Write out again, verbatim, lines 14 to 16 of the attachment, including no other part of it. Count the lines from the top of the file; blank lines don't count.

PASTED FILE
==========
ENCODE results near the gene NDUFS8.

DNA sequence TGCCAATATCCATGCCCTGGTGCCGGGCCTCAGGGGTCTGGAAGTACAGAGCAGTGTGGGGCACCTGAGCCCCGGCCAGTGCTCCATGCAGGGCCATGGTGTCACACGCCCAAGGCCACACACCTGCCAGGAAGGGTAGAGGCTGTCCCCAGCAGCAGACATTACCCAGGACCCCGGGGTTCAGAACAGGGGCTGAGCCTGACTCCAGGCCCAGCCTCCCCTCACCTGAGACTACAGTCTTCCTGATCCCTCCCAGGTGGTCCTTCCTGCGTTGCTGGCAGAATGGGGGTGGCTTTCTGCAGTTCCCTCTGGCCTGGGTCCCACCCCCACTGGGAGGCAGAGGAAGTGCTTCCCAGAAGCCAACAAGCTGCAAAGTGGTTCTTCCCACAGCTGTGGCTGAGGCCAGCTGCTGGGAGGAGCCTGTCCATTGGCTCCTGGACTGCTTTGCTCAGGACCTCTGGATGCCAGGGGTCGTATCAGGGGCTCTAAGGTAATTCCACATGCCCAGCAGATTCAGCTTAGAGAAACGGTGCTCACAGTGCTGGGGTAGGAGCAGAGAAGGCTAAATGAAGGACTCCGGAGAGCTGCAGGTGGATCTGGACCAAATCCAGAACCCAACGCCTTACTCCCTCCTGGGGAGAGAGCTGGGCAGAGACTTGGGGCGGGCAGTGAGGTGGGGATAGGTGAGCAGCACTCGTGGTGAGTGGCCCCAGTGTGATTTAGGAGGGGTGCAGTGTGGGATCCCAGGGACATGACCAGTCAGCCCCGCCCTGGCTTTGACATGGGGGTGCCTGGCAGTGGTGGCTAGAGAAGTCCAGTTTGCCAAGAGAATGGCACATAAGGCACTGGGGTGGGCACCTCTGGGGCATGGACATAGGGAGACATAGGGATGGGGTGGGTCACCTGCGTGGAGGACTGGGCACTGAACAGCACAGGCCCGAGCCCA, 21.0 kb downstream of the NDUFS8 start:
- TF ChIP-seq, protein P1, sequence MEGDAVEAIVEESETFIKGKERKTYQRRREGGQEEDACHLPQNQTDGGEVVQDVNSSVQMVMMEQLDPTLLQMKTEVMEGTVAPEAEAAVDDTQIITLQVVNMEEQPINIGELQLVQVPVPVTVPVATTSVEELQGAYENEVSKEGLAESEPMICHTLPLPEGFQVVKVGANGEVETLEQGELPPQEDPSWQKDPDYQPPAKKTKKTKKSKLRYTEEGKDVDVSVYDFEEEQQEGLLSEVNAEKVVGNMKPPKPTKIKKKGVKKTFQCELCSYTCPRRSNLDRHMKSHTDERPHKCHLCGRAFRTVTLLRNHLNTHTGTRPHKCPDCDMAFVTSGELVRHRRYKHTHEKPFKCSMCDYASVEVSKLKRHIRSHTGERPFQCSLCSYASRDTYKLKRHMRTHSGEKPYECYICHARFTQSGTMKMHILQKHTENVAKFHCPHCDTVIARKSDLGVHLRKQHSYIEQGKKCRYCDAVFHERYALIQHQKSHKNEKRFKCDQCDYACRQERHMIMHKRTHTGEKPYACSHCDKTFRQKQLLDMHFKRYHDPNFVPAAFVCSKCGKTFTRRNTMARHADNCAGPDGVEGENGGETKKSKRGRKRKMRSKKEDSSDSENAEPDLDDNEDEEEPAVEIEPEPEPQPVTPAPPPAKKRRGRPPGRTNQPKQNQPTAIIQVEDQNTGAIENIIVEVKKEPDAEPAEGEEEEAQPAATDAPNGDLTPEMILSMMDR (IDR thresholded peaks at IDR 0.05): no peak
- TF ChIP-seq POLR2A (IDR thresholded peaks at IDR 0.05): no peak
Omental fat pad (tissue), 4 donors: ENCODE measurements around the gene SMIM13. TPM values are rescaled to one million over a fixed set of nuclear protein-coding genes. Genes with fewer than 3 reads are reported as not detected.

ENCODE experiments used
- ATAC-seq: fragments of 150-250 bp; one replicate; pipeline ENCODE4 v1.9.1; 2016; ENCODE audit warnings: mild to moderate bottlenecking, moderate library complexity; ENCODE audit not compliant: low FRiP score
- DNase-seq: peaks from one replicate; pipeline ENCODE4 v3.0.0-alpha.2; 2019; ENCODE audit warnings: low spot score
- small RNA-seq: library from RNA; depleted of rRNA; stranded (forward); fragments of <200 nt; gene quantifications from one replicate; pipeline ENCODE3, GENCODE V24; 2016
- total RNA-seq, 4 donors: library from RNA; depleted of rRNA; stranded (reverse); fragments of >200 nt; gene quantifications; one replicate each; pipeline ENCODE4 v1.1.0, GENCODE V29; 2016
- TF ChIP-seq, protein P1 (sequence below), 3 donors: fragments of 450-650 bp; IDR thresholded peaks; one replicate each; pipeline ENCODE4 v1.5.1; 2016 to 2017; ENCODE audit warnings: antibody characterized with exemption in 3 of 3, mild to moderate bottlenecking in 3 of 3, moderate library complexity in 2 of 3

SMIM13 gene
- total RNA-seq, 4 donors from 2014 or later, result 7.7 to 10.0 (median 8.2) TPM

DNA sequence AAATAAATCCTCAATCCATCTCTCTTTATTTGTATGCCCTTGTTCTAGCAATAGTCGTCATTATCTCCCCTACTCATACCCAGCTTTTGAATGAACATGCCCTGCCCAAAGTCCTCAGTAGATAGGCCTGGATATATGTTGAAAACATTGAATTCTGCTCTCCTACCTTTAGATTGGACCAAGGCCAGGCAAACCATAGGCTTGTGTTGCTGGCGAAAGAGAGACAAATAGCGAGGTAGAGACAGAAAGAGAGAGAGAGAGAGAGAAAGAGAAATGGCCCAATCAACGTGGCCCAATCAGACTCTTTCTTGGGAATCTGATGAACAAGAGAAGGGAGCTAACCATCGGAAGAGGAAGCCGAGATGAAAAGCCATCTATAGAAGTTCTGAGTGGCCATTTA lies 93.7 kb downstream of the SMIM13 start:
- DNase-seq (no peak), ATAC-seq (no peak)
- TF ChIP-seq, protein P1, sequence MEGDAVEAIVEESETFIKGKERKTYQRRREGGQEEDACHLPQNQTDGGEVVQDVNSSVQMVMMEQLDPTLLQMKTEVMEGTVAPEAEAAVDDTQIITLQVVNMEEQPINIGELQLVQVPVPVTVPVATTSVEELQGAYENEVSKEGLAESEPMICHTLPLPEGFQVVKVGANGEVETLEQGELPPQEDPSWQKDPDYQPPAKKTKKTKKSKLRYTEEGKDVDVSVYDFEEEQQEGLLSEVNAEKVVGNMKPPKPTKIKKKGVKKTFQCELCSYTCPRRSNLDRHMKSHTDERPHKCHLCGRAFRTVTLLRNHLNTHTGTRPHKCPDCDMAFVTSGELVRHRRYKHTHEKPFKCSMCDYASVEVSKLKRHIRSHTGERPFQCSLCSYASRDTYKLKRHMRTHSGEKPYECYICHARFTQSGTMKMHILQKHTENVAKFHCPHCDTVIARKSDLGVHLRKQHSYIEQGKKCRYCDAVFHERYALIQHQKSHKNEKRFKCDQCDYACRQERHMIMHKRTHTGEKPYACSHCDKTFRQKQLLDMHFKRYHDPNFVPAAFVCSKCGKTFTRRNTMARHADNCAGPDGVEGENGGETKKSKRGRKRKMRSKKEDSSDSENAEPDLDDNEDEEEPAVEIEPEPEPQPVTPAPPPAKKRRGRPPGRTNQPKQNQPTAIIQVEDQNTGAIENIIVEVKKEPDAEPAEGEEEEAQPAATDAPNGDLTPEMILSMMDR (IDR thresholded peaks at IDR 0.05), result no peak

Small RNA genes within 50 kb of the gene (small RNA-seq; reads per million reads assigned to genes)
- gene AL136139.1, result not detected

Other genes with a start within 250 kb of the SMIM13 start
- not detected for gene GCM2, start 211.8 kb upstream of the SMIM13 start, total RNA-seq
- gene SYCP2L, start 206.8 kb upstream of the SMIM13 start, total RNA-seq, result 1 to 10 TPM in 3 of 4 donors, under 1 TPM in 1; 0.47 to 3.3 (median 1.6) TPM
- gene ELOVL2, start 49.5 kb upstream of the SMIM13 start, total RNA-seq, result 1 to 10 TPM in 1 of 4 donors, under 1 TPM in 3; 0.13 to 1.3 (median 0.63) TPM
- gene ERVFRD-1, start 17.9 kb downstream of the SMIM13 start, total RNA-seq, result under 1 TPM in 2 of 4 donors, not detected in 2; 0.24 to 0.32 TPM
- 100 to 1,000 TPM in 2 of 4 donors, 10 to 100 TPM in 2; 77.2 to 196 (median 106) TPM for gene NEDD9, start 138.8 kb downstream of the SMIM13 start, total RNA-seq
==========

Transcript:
DNA sequence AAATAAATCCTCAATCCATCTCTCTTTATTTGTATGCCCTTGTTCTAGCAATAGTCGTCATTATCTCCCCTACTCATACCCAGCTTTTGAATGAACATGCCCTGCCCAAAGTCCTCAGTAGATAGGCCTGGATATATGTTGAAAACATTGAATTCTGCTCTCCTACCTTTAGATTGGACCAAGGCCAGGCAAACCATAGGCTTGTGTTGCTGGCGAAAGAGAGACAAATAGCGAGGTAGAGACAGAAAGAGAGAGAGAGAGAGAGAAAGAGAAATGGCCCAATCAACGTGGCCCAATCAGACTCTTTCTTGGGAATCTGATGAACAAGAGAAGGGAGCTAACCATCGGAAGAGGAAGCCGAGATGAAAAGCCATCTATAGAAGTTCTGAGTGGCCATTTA lies 93.7 kb downstream of the SMIM13 start:
- DNase-seq (no peak), ATAC-seq (no peak)
- TF ChIP-seq, protein P1, sequence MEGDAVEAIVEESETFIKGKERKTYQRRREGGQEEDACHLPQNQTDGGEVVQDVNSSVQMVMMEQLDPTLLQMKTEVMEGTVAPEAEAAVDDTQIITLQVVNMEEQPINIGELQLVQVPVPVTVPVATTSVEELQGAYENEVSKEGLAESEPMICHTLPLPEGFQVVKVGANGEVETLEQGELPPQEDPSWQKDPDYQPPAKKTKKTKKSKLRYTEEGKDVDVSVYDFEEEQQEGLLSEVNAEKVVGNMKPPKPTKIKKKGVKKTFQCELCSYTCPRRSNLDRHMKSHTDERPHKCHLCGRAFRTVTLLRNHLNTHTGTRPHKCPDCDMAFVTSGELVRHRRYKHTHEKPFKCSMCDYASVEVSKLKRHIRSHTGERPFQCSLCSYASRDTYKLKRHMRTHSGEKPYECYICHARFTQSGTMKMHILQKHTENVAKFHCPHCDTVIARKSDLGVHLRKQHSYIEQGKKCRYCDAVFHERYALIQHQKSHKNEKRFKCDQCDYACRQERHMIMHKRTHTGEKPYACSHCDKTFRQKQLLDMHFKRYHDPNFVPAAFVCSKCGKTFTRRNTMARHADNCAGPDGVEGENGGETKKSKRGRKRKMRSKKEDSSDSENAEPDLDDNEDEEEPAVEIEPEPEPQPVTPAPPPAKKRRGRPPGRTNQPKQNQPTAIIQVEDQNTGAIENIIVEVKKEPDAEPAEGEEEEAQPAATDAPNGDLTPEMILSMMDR (IDR thresholded peaks at IDR 0.05), result no peak